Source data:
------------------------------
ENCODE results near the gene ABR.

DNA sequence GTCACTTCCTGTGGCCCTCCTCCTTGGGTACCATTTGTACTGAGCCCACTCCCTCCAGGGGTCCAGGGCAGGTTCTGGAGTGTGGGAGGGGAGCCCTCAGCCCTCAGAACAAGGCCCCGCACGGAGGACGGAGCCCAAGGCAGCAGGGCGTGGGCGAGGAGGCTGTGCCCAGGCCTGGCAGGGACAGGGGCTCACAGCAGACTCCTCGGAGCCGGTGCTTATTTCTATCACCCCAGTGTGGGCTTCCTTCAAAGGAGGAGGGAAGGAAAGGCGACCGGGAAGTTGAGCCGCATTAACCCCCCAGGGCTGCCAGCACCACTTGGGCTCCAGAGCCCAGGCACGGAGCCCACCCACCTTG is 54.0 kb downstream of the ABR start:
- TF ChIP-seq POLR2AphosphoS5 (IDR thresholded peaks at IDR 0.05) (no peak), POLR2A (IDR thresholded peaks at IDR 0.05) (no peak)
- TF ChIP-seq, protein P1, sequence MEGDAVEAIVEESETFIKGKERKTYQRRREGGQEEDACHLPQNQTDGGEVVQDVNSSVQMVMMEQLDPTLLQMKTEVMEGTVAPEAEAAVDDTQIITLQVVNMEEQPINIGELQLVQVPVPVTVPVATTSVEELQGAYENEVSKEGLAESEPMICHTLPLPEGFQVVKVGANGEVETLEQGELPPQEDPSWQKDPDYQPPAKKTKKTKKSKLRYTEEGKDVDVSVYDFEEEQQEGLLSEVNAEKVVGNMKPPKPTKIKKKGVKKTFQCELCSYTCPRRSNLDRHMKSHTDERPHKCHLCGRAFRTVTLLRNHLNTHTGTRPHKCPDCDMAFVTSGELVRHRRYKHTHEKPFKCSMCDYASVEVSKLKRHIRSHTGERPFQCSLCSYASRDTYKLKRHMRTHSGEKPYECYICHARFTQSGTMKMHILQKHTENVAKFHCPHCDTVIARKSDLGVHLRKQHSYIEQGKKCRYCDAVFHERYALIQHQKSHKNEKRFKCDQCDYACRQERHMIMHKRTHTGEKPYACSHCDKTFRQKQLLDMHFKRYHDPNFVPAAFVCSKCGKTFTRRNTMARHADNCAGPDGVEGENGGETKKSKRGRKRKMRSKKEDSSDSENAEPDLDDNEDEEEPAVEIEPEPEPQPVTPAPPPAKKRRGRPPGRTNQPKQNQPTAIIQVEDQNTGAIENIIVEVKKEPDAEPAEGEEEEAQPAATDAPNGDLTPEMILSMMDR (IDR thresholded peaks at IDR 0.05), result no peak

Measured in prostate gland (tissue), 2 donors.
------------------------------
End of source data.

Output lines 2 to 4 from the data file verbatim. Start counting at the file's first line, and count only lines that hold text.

DNA sequence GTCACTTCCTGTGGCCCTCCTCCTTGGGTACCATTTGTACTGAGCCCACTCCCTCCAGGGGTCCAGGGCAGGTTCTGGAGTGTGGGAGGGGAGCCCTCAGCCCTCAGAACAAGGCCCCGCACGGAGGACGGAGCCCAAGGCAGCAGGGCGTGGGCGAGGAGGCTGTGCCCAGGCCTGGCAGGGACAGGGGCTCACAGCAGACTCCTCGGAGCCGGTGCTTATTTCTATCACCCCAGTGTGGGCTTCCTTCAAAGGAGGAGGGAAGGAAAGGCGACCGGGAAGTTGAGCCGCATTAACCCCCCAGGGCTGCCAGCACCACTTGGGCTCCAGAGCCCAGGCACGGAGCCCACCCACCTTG is 54.0 kb downstream of the ABR start:
- TF ChIP-seq POLR2AphosphoS5 (IDR thresholded peaks at IDR 0.05) (no peak), POLR2A (IDR thresholded peaks at IDR 0.05) (no peak)
- TF ChIP-seq, protein P1, sequence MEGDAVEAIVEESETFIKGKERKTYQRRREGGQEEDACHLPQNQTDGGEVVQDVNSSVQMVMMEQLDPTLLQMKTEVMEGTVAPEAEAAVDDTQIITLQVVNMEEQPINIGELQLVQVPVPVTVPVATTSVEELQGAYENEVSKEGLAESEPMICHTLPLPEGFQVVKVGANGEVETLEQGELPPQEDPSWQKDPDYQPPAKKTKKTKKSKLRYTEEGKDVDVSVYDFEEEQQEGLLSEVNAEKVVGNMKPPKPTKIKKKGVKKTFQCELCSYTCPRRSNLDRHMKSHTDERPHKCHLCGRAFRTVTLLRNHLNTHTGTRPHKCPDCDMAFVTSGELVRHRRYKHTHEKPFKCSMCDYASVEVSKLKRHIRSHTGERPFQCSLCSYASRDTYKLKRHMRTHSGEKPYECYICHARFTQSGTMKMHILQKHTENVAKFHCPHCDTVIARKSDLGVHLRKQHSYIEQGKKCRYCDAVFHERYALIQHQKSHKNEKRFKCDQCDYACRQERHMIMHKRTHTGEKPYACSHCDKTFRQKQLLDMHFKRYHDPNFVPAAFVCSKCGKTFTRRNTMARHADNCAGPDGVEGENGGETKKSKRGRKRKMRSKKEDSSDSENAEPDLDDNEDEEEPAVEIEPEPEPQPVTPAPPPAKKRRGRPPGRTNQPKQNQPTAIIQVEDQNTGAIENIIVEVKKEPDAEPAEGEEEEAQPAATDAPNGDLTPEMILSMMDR (IDR thresholded peaks at IDR 0.05), result no peak